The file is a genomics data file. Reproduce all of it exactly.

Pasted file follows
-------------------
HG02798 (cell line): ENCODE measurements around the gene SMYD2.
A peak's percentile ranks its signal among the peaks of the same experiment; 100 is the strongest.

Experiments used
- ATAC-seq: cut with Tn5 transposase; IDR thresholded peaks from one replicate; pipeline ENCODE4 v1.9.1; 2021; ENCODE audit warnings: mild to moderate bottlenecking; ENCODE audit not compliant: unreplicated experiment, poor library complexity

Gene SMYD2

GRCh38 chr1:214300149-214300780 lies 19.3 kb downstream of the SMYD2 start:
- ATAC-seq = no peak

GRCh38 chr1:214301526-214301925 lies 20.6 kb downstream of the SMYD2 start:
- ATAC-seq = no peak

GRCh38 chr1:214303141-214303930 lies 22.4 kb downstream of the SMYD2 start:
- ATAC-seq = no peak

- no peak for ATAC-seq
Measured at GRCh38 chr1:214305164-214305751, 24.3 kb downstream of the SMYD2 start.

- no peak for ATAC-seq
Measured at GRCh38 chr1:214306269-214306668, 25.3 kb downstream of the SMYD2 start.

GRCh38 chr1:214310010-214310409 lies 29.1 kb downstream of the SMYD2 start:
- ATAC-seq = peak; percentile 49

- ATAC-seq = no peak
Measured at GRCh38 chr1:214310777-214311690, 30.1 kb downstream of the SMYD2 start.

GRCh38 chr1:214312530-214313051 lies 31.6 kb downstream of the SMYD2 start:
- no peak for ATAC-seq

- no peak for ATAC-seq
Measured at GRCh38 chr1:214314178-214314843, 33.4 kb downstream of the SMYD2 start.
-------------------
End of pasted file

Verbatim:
HG02798 (cell line): ENCODE measurements around the gene SMYD2.
A peak's percentile ranks its signal among the peaks of the same experiment; 100 is the strongest.

Experiments used
- ATAC-seq: cut with Tn5 transposase; IDR thresholded peaks from one replicate; pipeline ENCODE4 v1.9.1; 2021; ENCODE audit warnings: mild to moderate bottlenecking; ENCODE audit not compliant: unreplicated experiment, poor library complexity

Gene SMYD2

GRCh38 chr1:214300149-214300780 lies 19.3 kb downstream of the SMYD2 start:
- ATAC-seq = no peak

GRCh38 chr1:214301526-214301925 lies 20.6 kb downstream of the SMYD2 start:
- ATAC-seq = no peak

GRCh38 chr1:214303141-214303930 lies 22.4 kb downstream of the SMYD2 start:
- ATAC-seq = no peak

- no peak for ATAC-seq
Measured at GRCh38 chr1:214305164-214305751, 24.3 kb downstream of the SMYD2 start.

- no peak for ATAC-seq
Measured at GRCh38 chr1:214306269-214306668, 25.3 kb downstream of the SMYD2 start.

GRCh38 chr1:214310010-214310409 lies 29.1 kb downstream of the SMYD2 start:
- ATAC-seq = peak; percentile 49

- ATAC-seq = no peak
Measured at GRCh38 chr1:214310777-214311690, 30.1 kb downstream of the SMYD2 start.

GRCh38 chr1:214312530-214313051 lies 31.6 kb downstream of the SMYD2 start:
- no peak for ATAC-seq

- no peak for ATAC-seq
Measured at GRCh38 chr1:214314178-214314843, 33.4 kb downstream of the SMYD2 start.